backflipannie rocks Downingtown

Village News 4/19/2000 by Ruth Lambert

For musicians who write and perform their own music it can be difficult to be heard. Promoting themselves to the public requires work, determination, and a little bit of "know how."

It's knowledge that Lori Jacobs of East Brandywine and Lynn Verdone of Brandamore have acquired though the years. Together, Jacobs and Verdone form the female acoustic rock duo backflipannie. Locally, they perform regularly at Victory Brewing Company in Downingtown and Flanigans' Boathouse in Great Valley. They have performed at festivals in Cologne, Germany and were finalists for the 1999 Lilith Fair Talent search. Their music has been played on WXPN out of Philadelphia as well as other radio stations in the U.S., Canada, Europe, Russia and Brazil. This March the two released their second CD of original songs called "Life Force" under their own label of Black Sheep Music. While some groups are "discovered" and catapulted into a rigorous schedule of performances and recording, Jacobs said for most musicians it requires work. Separately, the two have been involved in music since they were teenagers, performing in different bands and musical groups that played top 40, rock and roll, jazz and acoustic music. Both studied music in college, but pursued careers in other fields. Jacobs is now the information technology director at Bentley Systems and Verdone is director of quality management at Devereux's Kanner Center. While they had previously played together as part of an all-girl band, it wasn't until three years ago that they teamed up as a duo. "One day we got together and started playing," said Verdone.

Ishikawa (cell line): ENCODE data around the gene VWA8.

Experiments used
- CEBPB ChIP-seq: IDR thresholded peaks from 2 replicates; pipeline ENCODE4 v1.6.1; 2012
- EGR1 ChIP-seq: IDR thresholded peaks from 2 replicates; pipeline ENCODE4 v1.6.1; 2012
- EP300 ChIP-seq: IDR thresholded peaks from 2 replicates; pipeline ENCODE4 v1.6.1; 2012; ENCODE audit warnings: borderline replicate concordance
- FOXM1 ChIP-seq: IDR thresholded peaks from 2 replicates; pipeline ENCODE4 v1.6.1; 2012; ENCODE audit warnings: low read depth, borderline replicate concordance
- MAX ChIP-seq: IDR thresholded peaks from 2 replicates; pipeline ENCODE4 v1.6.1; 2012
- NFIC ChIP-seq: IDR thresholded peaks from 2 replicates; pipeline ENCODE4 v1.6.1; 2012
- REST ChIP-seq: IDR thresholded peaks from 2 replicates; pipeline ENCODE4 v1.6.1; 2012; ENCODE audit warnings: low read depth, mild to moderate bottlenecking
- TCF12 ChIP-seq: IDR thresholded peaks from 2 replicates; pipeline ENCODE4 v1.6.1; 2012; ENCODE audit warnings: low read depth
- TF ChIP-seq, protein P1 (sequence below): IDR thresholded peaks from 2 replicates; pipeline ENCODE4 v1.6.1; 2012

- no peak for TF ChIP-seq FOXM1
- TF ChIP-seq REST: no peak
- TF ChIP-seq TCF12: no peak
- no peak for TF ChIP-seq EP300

"Lori's great at making connections so she started getting us gigs. The first place we played in public was at the Brandywine Hospital Strawberry Festival in '97. The gigs started coming pretty easily then." She said they now aim to perform two weekends a month, but frequently find themselves booked more often. But performance is only part of the picture they say. "When you're younger you don't know that marketing, sales and getting radio stations to play your music is about 60 percent of it," said Jacobs. "Then there's people who hear you perform and recommend you to others," added Verdone. The Internet has also made promoting themselves as "backflipannie" easier, they said. People interested in booking the two and fans can listen to clips of their music on their website at or catch their live internet performance archived at Verdone and Jacobs said they are willing to consult with other musicians interested in learning how to better promote themselves and get their music on the web. "The whole face of music and having a big recording studio has changed," said Verdone. "A lot of independents can get their music out now."